I originally was curious to find out what kind of effect rapid increases in industry and growth of an economy can have on the environment.  Unfortunately, even after emailing EPA, I was not able to acquire any valid data to run a regression with.  While there may be other countries worth looking at, China was my main topic of concern due to their recent industrialization and horrible air quality.  China has, unfortunately, been trying to cover up this data which made the acquisition of a dataset difficult.  I have decided to move onto a new topic in which i will use quarterly data from the last ten years to test Okun’s Law of the affect of unemployment on GDP.  I have quarterly real GNP and GDP data, as well as percent change from quarter to quarter and unemployment numbers to match.  I am interested to see if Okun’s law is a relavant economic theory to the actual results in the United States over the last ten years.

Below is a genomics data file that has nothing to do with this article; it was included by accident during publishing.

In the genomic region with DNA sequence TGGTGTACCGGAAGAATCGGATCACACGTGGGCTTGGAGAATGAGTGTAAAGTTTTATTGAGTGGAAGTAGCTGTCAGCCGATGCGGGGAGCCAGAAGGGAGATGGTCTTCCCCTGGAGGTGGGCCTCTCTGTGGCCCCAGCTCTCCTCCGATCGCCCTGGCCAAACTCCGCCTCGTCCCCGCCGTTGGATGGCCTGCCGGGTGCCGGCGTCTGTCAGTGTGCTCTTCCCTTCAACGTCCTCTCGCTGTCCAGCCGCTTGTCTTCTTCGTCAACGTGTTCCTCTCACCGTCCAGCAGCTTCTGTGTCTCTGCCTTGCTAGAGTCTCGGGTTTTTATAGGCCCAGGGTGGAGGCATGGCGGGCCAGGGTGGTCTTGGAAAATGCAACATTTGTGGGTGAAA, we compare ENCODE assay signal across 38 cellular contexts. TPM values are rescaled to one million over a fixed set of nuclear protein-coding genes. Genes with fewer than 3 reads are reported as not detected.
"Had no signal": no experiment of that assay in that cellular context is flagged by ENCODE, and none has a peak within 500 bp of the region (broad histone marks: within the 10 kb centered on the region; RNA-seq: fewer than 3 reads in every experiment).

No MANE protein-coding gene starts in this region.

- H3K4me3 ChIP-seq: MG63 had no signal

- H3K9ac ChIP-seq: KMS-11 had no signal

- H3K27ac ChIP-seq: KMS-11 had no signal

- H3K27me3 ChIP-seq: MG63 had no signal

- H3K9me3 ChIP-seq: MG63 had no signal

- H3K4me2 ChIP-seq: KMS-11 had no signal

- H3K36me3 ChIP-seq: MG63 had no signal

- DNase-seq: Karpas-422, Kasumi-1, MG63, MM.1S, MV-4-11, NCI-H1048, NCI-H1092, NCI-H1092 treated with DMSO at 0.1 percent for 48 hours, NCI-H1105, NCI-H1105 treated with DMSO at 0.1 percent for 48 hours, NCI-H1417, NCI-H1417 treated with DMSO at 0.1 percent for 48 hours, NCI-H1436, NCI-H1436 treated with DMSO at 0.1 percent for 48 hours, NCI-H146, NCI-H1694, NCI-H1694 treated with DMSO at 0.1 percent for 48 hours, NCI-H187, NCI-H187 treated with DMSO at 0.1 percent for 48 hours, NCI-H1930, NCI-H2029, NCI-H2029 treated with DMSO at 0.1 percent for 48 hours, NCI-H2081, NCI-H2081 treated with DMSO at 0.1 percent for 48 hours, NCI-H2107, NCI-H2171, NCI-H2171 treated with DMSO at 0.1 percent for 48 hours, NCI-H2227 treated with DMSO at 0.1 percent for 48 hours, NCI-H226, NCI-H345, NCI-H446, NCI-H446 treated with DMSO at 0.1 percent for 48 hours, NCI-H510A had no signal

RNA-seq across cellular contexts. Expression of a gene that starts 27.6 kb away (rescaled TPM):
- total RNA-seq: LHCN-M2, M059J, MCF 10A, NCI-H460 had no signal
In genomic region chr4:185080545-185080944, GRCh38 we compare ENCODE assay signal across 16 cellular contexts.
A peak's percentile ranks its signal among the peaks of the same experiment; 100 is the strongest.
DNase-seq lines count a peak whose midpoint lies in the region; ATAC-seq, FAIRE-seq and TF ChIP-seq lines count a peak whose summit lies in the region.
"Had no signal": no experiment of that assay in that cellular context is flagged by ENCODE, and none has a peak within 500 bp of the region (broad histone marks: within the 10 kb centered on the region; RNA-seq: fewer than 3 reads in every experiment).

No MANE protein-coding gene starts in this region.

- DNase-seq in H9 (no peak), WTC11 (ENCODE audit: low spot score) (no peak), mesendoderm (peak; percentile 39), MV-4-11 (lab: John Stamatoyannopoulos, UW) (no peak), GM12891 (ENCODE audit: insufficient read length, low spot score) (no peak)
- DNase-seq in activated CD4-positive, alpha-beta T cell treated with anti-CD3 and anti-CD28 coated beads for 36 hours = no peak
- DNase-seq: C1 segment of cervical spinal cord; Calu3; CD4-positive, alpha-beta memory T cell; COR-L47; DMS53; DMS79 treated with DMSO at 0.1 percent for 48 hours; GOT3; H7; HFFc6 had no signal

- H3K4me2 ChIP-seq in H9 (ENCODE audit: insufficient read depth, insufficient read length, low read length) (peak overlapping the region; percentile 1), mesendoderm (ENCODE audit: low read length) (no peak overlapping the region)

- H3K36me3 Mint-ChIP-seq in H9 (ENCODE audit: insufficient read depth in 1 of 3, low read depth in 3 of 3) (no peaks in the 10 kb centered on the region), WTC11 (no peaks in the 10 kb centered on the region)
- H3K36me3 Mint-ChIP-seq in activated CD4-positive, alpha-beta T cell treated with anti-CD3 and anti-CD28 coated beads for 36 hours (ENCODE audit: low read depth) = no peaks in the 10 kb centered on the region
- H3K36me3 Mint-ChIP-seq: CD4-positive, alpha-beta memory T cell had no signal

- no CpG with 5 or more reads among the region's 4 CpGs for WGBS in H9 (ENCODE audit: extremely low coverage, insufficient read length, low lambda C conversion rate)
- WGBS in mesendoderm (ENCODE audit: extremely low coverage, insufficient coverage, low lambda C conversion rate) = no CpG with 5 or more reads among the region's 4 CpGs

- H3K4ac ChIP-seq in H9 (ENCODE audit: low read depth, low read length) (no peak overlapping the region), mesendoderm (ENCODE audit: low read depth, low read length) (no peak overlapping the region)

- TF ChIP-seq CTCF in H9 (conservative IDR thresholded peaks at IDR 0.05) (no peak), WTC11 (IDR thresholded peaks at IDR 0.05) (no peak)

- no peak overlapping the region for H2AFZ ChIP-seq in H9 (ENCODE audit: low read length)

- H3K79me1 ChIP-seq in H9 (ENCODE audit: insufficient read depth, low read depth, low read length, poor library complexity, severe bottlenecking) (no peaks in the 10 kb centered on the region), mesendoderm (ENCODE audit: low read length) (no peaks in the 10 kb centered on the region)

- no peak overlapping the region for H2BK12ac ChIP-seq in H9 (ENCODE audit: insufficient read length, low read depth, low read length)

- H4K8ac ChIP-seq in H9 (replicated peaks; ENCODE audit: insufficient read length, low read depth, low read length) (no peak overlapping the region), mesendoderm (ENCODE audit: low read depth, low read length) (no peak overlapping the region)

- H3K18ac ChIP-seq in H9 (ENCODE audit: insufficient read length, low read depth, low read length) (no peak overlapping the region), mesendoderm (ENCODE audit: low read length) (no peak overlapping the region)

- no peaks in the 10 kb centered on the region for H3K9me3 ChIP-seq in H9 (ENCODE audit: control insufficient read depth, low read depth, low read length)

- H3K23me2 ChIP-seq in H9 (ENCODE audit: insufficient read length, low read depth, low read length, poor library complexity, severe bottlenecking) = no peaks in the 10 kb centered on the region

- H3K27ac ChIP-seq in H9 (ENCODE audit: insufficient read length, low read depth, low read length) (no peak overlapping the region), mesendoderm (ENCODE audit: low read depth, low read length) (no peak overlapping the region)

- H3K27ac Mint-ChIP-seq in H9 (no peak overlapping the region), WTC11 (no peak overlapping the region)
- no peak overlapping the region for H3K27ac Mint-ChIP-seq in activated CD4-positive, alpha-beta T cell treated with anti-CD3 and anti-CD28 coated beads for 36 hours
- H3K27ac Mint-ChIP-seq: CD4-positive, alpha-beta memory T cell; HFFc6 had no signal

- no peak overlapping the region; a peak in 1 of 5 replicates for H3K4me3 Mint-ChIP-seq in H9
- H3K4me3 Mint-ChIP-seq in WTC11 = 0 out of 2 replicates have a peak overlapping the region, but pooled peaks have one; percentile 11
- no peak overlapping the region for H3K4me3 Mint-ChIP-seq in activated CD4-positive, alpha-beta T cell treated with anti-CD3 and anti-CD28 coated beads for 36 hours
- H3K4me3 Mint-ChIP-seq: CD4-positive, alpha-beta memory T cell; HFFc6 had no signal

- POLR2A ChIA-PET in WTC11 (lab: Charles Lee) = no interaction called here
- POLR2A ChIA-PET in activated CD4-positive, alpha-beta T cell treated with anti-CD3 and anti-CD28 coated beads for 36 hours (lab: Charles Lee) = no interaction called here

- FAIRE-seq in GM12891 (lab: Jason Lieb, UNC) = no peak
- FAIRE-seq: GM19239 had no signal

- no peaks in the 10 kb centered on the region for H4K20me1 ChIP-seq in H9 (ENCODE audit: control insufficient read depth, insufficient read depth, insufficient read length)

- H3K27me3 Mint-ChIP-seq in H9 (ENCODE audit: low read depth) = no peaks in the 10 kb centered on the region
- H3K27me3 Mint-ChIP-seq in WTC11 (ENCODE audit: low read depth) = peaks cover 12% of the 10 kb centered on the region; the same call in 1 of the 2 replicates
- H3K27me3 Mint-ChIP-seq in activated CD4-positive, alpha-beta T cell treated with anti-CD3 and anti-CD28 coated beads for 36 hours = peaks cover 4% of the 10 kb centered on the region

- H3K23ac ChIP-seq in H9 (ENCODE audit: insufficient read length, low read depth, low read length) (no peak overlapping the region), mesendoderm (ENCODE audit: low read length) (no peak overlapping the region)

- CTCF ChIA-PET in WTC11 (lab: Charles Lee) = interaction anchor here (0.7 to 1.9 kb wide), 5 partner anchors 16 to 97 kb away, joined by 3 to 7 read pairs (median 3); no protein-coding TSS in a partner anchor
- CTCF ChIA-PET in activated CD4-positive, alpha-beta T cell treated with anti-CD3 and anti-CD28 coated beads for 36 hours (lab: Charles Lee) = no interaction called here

I don’t think that the findings found by Shafir and Mullainathan change my perspective on the poverty trap at all, I think it backs it.  The only perspective that changes in my eyes is the poverty trap close to home instead of far away in the poorest places on earth.  The survey which is cited by Shafir really put that into perspective for me.  I can actually remember getting lunch money for school and being in similar situation.  In middle school, when there were times when I didn’t bring lunch my father would give me money to buy cafeteria lunch with.  Due to my short term goals of eating as much as I could with my given lunch money, I spent all my money on as much food as I could get while I could have easily been stashing away half the un-needed money to eventually accumulate a decent chunk of money.  With people spending so much time worrying about where there money is going each day it is hard to imagine ever “wasting” the days money for savings.  It is much easily to understand now in those terms.  

I would have liked to see the statistics on foreclosures on paycheck to paycheck mortgage payments to really have a grasp for why living day to day is such a burden on someone’s life.  There are so many exogenous effects that can occur to throw someone living in that lifestyle off their “track” completely (the example of the sick man in India in Poor Economics).